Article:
Furthermore, the pressure sensor of this device requires there to be a sterile microporous filter to prevent any contact between the liquid and the sensor. Now, the disadvantages caused by fitting such a filter stem from the fact that accidental contact between the liquid and the filter could corrupt the pressure measurement or even, more seriously still, completely block the pores of the filter and thus isolate the pressure sensor from any possible variation. This method also has the disadvantage of requiring the pumps to be stopped so that any drop in pressure can be detected and remedial action taken.

It is an object of the present invention to at least partially remedy the aforementioned disadvantages by suggesting a device able to regulate a fluid in a cavity while keeping the pressure constant therein in spite of temporary variations in flow rate.

To these ends, the subject of the present invention is a device according to the one described in claim 1.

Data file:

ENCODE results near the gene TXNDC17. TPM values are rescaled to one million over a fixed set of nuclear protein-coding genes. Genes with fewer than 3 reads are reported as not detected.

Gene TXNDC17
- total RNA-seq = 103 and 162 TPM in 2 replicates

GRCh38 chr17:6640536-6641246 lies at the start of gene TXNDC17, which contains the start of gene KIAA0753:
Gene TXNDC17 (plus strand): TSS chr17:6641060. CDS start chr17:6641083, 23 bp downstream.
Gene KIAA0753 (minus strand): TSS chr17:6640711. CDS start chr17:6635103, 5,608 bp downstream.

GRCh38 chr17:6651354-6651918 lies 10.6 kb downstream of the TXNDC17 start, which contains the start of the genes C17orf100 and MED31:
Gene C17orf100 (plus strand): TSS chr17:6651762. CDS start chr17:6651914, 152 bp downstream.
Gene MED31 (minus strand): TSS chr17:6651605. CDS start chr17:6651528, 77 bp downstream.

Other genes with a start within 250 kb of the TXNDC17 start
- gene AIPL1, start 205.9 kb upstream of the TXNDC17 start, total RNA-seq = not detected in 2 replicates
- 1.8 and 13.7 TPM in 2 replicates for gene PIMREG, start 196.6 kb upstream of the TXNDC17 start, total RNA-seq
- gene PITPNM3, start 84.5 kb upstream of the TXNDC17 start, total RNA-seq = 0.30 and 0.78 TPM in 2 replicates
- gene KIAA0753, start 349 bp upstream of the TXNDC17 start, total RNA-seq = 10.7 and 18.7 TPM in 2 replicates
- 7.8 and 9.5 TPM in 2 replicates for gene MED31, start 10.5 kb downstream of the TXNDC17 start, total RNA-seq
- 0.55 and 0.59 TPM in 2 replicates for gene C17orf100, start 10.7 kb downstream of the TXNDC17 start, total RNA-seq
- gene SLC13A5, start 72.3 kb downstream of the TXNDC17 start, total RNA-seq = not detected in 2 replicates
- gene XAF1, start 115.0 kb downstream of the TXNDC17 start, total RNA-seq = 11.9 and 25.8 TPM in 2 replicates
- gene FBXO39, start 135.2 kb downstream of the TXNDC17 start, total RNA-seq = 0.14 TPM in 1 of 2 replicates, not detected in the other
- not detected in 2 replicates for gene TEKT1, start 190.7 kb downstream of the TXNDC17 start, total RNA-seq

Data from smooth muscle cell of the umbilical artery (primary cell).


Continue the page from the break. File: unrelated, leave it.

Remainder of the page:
The main advantages of this device lie in the fact that it is able to do away with the effect whereby the walls of the cavity pulsate as a result of variations in flow rate by guaranteeing that the pressure within this cavity will remain stable. Furthermore, it has the advantage of being of a simple, reliable and economical design while at the same time setting aside any danger to the patient of possible leakage or malfunctioning of one of the component parts of the device.

Other advantages will become apparent in the light of the description which will follow and which makes reference to a preferred embodiment taken by way of entirely nonlimiting example and illustrated by the attached figures in which:

FIG. 1 is a schematic view of the device that forms the subject of the present invention, illustrated in a first state.

FIG. 2 depicts a portion of the device illustrated in FIG. 1, in a second state.

FIGS. 3 a, 3 b and 3 c are illustrations of the various possible states, each depicted in a simplified vertical section on the axis of rotation of the pump in FIG. 2.

FIG. 4 illustrates a first alternative form of the device as outlined in FIG. 1.

FIG. 5 depicts, in an operating block diagram, a second variant of the device that forms the subject of the present invention.

In order to avoid any ambiguity, the terms upstream and downstream are defined as referring to the direction in which the fluid flows in the pipes of the device of the present invention.